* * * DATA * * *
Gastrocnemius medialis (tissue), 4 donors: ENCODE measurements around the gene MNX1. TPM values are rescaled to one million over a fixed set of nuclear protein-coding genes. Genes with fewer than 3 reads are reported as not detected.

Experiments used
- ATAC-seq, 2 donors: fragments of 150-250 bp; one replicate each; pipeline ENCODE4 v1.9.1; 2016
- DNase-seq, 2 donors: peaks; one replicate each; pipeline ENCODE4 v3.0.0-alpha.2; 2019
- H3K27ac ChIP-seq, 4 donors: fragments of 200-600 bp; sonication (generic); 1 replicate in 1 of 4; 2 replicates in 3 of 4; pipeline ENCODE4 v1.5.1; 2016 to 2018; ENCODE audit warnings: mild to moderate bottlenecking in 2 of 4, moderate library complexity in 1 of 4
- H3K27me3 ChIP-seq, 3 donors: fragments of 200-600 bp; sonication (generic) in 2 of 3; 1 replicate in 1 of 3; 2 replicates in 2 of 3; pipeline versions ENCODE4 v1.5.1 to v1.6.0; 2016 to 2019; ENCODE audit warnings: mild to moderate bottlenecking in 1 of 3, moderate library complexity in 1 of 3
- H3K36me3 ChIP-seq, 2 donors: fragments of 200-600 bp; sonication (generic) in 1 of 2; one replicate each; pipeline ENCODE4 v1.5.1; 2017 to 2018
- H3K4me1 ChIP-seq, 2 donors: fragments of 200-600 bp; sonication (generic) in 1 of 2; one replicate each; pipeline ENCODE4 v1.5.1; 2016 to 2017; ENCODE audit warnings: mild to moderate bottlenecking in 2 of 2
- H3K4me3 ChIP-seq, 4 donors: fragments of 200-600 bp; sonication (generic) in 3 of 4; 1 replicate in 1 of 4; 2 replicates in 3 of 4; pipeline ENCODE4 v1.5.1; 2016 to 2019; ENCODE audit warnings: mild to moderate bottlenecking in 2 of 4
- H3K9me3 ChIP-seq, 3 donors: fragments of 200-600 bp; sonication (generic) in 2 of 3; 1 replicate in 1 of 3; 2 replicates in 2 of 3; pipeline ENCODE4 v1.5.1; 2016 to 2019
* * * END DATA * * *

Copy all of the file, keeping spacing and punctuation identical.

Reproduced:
Gastrocnemius medialis (tissue), 4 donors: ENCODE measurements around the gene MNX1. TPM values are rescaled to one million over a fixed set of nuclear protein-coding genes. Genes with fewer than 3 reads are reported as not detected.

Experiments used
- ATAC-seq, 2 donors: fragments of 150-250 bp; one replicate each; pipeline ENCODE4 v1.9.1; 2016
- DNase-seq, 2 donors: peaks; one replicate each; pipeline ENCODE4 v3.0.0-alpha.2; 2019
- H3K27ac ChIP-seq, 4 donors: fragments of 200-600 bp; sonication (generic); 1 replicate in 1 of 4; 2 replicates in 3 of 4; pipeline ENCODE4 v1.5.1; 2016 to 2018; ENCODE audit warnings: mild to moderate bottlenecking in 2 of 4, moderate library complexity in 1 of 4
- H3K27me3 ChIP-seq, 3 donors: fragments of 200-600 bp; sonication (generic) in 2 of 3; 1 replicate in 1 of 3; 2 replicates in 2 of 3; pipeline versions ENCODE4 v1.5.1 to v1.6.0; 2016 to 2019; ENCODE audit warnings: mild to moderate bottlenecking in 1 of 3, moderate library complexity in 1 of 3
- H3K36me3 ChIP-seq, 2 donors: fragments of 200-600 bp; sonication (generic) in 1 of 2; one replicate each; pipeline ENCODE4 v1.5.1; 2017 to 2018
- H3K4me1 ChIP-seq, 2 donors: fragments of 200-600 bp; sonication (generic) in 1 of 2; one replicate each; pipeline ENCODE4 v1.5.1; 2016 to 2017; ENCODE audit warnings: mild to moderate bottlenecking in 2 of 2
- H3K4me3 ChIP-seq, 4 donors: fragments of 200-600 bp; sonication (generic) in 3 of 4; 1 replicate in 1 of 4; 2 replicates in 3 of 4; pipeline ENCODE4 v1.5.1; 2016 to 2019; ENCODE audit warnings: mild to moderate bottlenecking in 2 of 4
- H3K9me3 ChIP-seq, 3 donors: fragments of 200-600 bp; sonication (generic) in 2 of 3; 1 replicate in 1 of 3; 2 replicates in 2 of 3; pipeline ENCODE4 v1.5.1; 2016 to 2019